The letter is short and sincere.
Writing in cursive using blue ink on tracing paper, the Union alumnus offers a small contribution to the annual fund.
He recounts the cities he has lived in the brief time since graduating college. Lubbock, Texas. Newburgh, N.Y. Spokane, Wash.
The letter, sent from England Air Force Base in Alexandria, La., ends with a simple request: please forward the College’s monthly newsletter to a temporary address for the next year so the alumnus can keep up on campus happenings.
He was headed to Vietnam.
Dated Feb. 11, 1968, the letter would be one of the last written by 2nd Lt. David Hugh Whitehill ’66.
Three months after contacting his alma mater, on May 23, 1968, Whitehill was killed. He was one of 2,415 casualties that May, the most for a single month during the war.
A skillful pilot, Whitehill died when his A-37 fighter jet crashed after it was struck by ground fire while he was protecting a flight of C-123 aircraft. He was 23.
His letter, tucked into a campus file filled with notes, news clippings and photos chronicling Whitehill’s time at Union and beyond, is a stark reminder of how a young man’s promising life would tragically pivot.
The letter is also an invitation to honor the service this Veterans Day of Whitehill and the thousands of Union’s alumni, both living and dead, with military experience.
Whitehill arrived at Union from Newburgh, N.Y., the oldest of Walter and Mary Whitehill’s four children. His siblings included Walter, Joan and Brian. His yearbook photo depicts a boyishly handsome fair-skinned student with a mop of blonde hair.
Activities included lacrosse, golf and the ski team.
“He was just a terrific guy. We hit it off immediately,” said Jerol “Jerry” Kent ’66 of East Amherst, N.Y.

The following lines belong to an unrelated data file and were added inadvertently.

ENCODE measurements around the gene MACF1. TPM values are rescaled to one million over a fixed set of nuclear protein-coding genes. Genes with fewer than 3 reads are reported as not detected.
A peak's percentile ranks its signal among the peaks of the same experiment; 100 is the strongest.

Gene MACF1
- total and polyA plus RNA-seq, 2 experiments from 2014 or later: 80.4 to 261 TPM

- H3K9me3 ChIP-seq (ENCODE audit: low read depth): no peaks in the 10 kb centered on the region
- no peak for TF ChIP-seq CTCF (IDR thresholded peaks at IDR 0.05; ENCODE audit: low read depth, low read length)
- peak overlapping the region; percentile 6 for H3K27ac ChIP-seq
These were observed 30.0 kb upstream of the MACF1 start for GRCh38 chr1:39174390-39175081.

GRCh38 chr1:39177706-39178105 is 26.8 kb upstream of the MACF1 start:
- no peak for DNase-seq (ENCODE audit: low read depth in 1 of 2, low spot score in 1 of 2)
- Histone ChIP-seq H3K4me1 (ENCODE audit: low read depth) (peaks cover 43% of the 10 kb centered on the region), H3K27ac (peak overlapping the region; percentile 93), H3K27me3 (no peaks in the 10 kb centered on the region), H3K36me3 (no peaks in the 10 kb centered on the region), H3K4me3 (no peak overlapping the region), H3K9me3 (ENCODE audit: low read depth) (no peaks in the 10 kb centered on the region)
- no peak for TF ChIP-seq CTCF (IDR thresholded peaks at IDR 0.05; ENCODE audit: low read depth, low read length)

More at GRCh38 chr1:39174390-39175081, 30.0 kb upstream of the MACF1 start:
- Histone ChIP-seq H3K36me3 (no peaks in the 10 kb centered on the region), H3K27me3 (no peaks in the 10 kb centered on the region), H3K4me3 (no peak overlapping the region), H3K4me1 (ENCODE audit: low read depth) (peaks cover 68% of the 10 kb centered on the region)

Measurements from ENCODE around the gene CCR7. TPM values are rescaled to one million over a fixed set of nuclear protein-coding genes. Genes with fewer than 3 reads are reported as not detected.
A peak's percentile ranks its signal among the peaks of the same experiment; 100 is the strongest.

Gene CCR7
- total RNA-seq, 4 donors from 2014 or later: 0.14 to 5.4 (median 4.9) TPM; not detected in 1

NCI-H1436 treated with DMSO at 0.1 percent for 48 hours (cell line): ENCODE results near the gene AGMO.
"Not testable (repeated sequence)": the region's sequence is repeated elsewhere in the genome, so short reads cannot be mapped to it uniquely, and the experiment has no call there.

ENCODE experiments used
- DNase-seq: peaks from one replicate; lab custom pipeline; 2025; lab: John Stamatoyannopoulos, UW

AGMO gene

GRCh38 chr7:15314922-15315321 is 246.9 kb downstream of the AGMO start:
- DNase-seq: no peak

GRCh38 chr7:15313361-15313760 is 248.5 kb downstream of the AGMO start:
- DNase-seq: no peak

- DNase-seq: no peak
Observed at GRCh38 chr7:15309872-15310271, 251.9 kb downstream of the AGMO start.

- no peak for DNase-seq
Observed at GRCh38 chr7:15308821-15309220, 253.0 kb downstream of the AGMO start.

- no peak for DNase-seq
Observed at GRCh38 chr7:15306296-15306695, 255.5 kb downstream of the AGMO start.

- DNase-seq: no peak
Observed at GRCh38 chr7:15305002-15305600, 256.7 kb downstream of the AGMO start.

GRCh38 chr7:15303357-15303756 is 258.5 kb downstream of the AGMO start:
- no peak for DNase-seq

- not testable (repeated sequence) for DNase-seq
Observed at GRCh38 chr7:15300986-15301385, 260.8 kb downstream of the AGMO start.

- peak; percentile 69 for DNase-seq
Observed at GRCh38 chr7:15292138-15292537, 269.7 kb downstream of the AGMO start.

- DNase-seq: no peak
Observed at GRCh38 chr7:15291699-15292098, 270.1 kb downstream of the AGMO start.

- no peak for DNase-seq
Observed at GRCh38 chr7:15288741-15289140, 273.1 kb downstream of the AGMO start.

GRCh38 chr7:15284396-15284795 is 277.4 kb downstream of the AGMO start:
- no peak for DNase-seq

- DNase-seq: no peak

The two were roommates and best friends during their four years together. Mathematics majors, they shared an interest in computer programming, then in its infancy. They also joined Kappa Alpha fraternity.
“He was so handsome, he had girls falling all over him, which I did not,” Kent joked. “He also had a terrific sense of humor. He was very popular.”
Whitehill wanted to be a commercial pilot. While at Union, he enlisted in an Air Force Reserve Officer Training Corps program. At the Class of 1966 commencement, he was officially commissioned as a second lieutenant.
An alumni questionnaire he completed stated that “with the many drawbacks of military service, this is, however, one of the best means of gaining flying experience for a future airlines job.”
Following graduation, Whitehill went to Reese Air Force Base in Lubbock, Texas, for a year of military pilot training. He ranked second in his class.
“He was very good at what he did,” said retired Air Force Lt. Col. Bredette “B.C.” Thomas, a classmate.
“David was my first friend there. We learned to fly together. We played sports. He was such a great guy. There wasn’t anybody who didn’t like David.”
Whitehill spent a month at U.S. Air Force Survival School in Spokane and then went to Alexandria, La., for additional training. There, he graduated at the top of his class.